6 ounces mushrooms, thinly sliced 2 medium red potatoes, peeled and thinly sliced 6 ounces fully cooked chicken sausage, halved length-wise and thinly sliced (I used two Aidells chicken and apple sausages.) 4 tablespoons olive oil, divided salt and pepper 1 9-ounce bag spinach 1/2 cup shredded mozzarella pizza dough, at room temperature (I used extra dough that I had in the freezer.) 4 teaspoons whole grain dijon mustard 1 egg yellow cornmeal, for topping
Heat oven to 400 degrees. Line one rimmed baking sheet with aluminum foil. Line another rimmed baking sheet with parchment paper.
In a medium bowl, toss mushrooms, potatoes, sausage, two tablespoons of olive oil and salt and pepper, to taste. Spread mixture on the aluminum foil-lined baking sheet, and bake for 20 minutes.
Heat remaining two tablespoons of olive oil in a large pan over medium heat. Add spinach, and cook for two minutes, until spinach is wilted. Drain and squeeze dry. Set aside.
In a small bowl, whisk together the egg and a pinch of salt. Set aside.
Divide dough into four pieces. On a floured surface, roll each piece into a 6-inch circle. On each piece of dough, spread one teaspoon of mustard. Top 1/2 of each circle with 1/4 mushroom mixture, 1/4 spinach and 1/4 cheese. Dot the border with water, fold the dough over to form a semi-circle and crimp the edges. Brush each semi-circle with the egg mixture, and sprinkle with cornmeal.
Place semi-circles on parchment paper-lined baking sheet and bake 20 - 25 minutes.
Once, in college, I made a meal for myself that consisted of a tortilla filled with leftover rice and tomato bacon salad dressing. Even at the time, I recognized it as a low point.
Since then, I've really begun to enjoy cooking* (and I no longer douse everything with tomato bacon salad dressing).
I enjoy planning. I spend a significant amount of time reading over recipes and marking ones I'd like to try. Over the weekend, before heading to the store, I put together a weekly menu. I consider: the weather, ingredients I need to use up, what's on sale, recipes I'm excited about, nutrition and balancing new recipes with old faithful ones. If I'm feeling particularly fancy, I also include side dishes (other than salad) as well as homemade breakfasts, desserts and snacks in my planning.
I enjoy grocery shopping. A kid in a candy store has nothing on me. I pick through the produce (which is even more fun at the farmers market). I hem and haw over different types of rice, oil and cheese. Even if I don't have anything to pick up, I always go down the baking aisle, to scout cookie mix-in ideas.
I enjoy the process. I work mostly on the computer or in conversation during the workday, so I bring plenty of gusto to the physicality of chopping, measuring, kneading, peeling and whisking. It's satisfying to create with my hands, even if it's something as ordinary as dinner.
I enjoy feeding others. It's a pleasure to put tasty (and mostly healthy) food in front of loved ones.
I enjoy eating. Enough said.
I reflected on all these reasons that I enjoy cooking as I made these scones. It's a recipe that I'd been jonsing to try for some time. So, I carefully picked firm apples, chose the sharpest cheddar, cut the apples into bite-sized pieces, patted the dough into shape, and monitored the tops of the baking scones for a golden color. Then, to cap off this already good experience, my husband and I sat down right away and downed some of the still-warm-from-the-oven treats. The apple chunks pack surprising bursts of sweetness while the cheese provides a subtle complimentary saltiness.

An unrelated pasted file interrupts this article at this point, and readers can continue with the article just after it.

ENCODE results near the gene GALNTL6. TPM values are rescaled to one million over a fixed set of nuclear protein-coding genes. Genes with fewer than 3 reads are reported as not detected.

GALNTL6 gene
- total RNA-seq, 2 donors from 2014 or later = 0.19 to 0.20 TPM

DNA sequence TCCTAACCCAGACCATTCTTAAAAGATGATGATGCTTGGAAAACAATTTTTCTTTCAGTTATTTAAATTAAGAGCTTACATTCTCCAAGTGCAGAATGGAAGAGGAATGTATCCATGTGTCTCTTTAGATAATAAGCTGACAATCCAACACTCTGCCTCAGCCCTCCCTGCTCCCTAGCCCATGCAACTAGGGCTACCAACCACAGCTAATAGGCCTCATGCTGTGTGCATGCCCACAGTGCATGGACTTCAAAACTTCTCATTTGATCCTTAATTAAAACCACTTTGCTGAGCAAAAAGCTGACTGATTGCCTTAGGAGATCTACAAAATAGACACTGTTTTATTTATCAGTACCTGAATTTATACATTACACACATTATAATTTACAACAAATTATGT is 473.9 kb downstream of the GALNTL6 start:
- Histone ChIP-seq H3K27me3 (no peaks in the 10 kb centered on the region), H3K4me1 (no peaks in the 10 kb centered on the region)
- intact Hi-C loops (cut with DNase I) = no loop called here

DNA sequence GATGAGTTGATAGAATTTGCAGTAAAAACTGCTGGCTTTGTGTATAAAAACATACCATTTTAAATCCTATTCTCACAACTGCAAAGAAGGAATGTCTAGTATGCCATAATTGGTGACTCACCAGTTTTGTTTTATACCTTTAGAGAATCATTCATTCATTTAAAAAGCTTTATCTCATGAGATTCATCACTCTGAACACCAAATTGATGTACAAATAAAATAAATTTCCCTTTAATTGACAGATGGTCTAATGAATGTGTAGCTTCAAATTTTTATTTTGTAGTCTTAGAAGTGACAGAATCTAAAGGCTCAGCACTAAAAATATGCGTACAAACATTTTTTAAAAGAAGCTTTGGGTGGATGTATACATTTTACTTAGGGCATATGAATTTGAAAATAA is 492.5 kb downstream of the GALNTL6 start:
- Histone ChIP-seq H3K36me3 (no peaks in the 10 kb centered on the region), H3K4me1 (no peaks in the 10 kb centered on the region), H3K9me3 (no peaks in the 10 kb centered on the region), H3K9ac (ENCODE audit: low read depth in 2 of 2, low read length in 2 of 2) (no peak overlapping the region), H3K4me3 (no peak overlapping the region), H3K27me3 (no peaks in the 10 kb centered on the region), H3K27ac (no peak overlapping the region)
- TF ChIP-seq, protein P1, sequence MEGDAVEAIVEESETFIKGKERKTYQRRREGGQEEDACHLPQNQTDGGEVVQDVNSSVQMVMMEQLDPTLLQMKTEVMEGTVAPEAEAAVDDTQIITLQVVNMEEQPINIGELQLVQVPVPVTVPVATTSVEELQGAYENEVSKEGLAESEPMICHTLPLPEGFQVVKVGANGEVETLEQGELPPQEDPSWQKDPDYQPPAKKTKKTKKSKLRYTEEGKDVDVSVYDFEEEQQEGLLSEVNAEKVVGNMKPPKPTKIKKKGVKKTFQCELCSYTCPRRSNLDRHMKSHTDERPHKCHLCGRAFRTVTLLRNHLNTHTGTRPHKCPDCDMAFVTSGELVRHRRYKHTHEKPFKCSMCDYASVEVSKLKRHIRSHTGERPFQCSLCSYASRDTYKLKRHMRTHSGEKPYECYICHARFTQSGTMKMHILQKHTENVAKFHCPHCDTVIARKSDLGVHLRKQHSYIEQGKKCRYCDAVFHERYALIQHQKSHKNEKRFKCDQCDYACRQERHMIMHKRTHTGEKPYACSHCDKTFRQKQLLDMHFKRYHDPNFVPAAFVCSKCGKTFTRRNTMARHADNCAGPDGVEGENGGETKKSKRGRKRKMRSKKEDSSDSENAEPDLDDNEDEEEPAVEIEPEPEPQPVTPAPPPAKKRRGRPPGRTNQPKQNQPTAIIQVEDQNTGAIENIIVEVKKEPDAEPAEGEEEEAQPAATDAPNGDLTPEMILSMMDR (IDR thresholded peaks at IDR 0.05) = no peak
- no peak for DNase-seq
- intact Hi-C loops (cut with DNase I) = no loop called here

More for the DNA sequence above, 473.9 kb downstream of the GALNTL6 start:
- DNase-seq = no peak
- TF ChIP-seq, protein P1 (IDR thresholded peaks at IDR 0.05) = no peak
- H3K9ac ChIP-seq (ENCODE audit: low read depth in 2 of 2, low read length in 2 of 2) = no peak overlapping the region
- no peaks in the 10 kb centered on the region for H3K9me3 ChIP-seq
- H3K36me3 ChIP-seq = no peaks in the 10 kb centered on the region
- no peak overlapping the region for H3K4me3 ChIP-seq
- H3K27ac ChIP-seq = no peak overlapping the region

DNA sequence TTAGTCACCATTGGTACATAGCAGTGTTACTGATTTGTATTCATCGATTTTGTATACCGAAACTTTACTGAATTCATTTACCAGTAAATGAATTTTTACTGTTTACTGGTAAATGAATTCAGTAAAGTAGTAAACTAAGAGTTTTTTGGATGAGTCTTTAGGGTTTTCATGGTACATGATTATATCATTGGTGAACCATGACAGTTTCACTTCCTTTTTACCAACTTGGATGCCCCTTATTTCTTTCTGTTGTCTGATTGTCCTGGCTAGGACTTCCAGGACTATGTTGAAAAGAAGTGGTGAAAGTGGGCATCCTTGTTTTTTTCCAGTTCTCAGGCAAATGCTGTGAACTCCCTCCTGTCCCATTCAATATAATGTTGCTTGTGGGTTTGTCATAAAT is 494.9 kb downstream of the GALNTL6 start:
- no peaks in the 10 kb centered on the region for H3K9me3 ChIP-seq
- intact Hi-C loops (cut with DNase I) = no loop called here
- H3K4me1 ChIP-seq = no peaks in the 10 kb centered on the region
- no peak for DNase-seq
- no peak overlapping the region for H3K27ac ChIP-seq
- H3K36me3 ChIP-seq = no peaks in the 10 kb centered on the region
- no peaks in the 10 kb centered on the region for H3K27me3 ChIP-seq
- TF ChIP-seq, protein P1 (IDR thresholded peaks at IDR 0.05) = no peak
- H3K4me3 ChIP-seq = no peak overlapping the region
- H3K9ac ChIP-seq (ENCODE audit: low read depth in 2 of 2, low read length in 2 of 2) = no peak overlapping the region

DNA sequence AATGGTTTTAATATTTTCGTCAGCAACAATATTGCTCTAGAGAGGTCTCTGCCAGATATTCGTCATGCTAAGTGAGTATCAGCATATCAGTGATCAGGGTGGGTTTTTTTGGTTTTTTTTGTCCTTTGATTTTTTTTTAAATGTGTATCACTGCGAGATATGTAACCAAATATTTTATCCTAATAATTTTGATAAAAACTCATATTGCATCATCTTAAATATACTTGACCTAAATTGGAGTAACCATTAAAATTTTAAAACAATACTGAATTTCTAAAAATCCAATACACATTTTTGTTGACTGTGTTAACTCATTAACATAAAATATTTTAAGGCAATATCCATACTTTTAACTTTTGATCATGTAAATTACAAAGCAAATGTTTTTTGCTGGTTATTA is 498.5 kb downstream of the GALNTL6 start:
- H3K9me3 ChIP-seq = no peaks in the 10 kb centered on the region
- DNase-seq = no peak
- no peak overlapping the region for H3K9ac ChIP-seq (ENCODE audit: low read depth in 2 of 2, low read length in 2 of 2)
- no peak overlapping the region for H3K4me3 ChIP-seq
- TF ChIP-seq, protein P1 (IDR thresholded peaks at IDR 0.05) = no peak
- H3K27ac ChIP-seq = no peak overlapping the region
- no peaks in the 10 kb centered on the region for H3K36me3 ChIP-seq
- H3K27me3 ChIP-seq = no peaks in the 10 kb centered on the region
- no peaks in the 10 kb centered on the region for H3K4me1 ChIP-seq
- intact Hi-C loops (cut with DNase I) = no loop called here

Pairing these scones with a creamy mug of chai tea makes for a very compelling reason to linger over breakfast.
2 apples, peeled and chopped into bite-sized chunks (I used fuji.) 3/4 cup unbleached all purpose flour 3/4 cup white whole wheat flour 1/2 tablespoon baking powder 1/4 cup sugar + more for topping 1/2 teaspoon salt + a pinch 6 tablespoons unsalted butter 1/2 cup sharp, white cheddar cheese, shredded 1/4 heavy cream 2 large eggs
Preheat oven to 375 degrees. Place apple chunks on a parchment paper-lined baking sheet. Bake for 20-25 minutes. The surface of the apple chunks should feel dry. Cool completely.
In a medium bowl, whisk together flours, baking powder, sugar and 1/2 teaspoon salt. Add butter. Using a pastry blender or two knives, cut the butter into the flour mixture until the butter is marble-sized. Add the apple chunks, cheese, cream and one egg. Stir a couple of times with a spoon, then cover your hands with flour and use your hands to knead the dough until it comes together.
Sprinkle a generous amount of flour on a flat surface. Turn the dough out on the floured surface, and pat it into a six inch circle. Cut the circle into eight wedges. Transfer the wedges to a parchment paper-lined baking sheet, leaving space between the wedges.
In a small bowl, whisk together one egg and a pinch of salt. Brush the scones with the egg wash, and sprinkle with extra sugar.
*Disclaimer - Cooking, like everything else, loses its appeal when I'm overly busy. No big surprise there. However, I have also discovered that cooking can be therapeutic when I'm still busy but not yet frantic.
I used to have an answer to that question. I have long considered myself a general fiction reader, but somewhere along the line, without me quite realizing it, my tastes changed.
In perusing NPR's list of top 100 science fiction and fantasy novels, I realized that: 7 - I absolutely loved (example) 10 - I have read(example) 14 - I really want to read (example) 4 - I feel like I should read (example) 1 - Iam currently reading
Additionally, I read a lot more mystery and nonfiction now. So, what kind of reader does that make me? What kind of reader are you?